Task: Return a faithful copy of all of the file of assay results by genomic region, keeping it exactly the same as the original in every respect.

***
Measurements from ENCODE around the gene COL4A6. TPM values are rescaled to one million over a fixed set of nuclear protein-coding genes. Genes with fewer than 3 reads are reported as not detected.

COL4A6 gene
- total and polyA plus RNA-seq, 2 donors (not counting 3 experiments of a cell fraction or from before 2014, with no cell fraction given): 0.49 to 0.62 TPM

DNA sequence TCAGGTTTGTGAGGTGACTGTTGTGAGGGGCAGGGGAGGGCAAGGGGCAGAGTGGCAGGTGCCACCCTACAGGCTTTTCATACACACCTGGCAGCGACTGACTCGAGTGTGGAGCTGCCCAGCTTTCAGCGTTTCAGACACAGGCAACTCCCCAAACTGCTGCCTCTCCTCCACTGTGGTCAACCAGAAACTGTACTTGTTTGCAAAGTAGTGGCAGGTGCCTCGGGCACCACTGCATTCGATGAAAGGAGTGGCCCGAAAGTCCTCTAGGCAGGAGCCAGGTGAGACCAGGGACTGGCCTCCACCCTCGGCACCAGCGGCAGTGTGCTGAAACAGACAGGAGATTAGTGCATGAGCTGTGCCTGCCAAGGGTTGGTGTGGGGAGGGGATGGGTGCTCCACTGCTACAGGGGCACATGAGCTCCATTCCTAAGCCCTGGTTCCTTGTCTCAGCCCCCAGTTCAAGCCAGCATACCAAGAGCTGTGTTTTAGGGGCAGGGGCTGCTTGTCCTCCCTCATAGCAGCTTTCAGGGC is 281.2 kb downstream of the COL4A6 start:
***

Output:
Measurements from ENCODE around the gene COL4A6. TPM values are rescaled to one million over a fixed set of nuclear protein-coding genes. Genes with fewer than 3 reads are reported as not detected.

COL4A6 gene
- total and polyA plus RNA-seq, 2 donors (not counting 3 experiments of a cell fraction or from before 2014, with no cell fraction given): 0.49 to 0.62 TPM

DNA sequence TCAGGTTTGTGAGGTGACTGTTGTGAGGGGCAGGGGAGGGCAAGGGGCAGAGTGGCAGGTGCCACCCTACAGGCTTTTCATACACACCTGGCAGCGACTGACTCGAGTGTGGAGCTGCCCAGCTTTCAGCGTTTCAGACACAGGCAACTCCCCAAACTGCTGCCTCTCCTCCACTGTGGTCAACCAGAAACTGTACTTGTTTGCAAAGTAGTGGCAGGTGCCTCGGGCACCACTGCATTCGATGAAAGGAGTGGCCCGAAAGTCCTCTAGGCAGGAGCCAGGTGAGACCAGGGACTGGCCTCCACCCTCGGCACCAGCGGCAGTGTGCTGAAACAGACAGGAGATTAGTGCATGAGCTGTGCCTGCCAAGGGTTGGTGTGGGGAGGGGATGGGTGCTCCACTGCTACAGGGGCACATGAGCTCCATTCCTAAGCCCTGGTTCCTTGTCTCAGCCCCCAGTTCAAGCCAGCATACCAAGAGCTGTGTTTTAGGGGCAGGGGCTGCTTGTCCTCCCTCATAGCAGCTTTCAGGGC is 281.2 kb downstream of the COL4A6 start: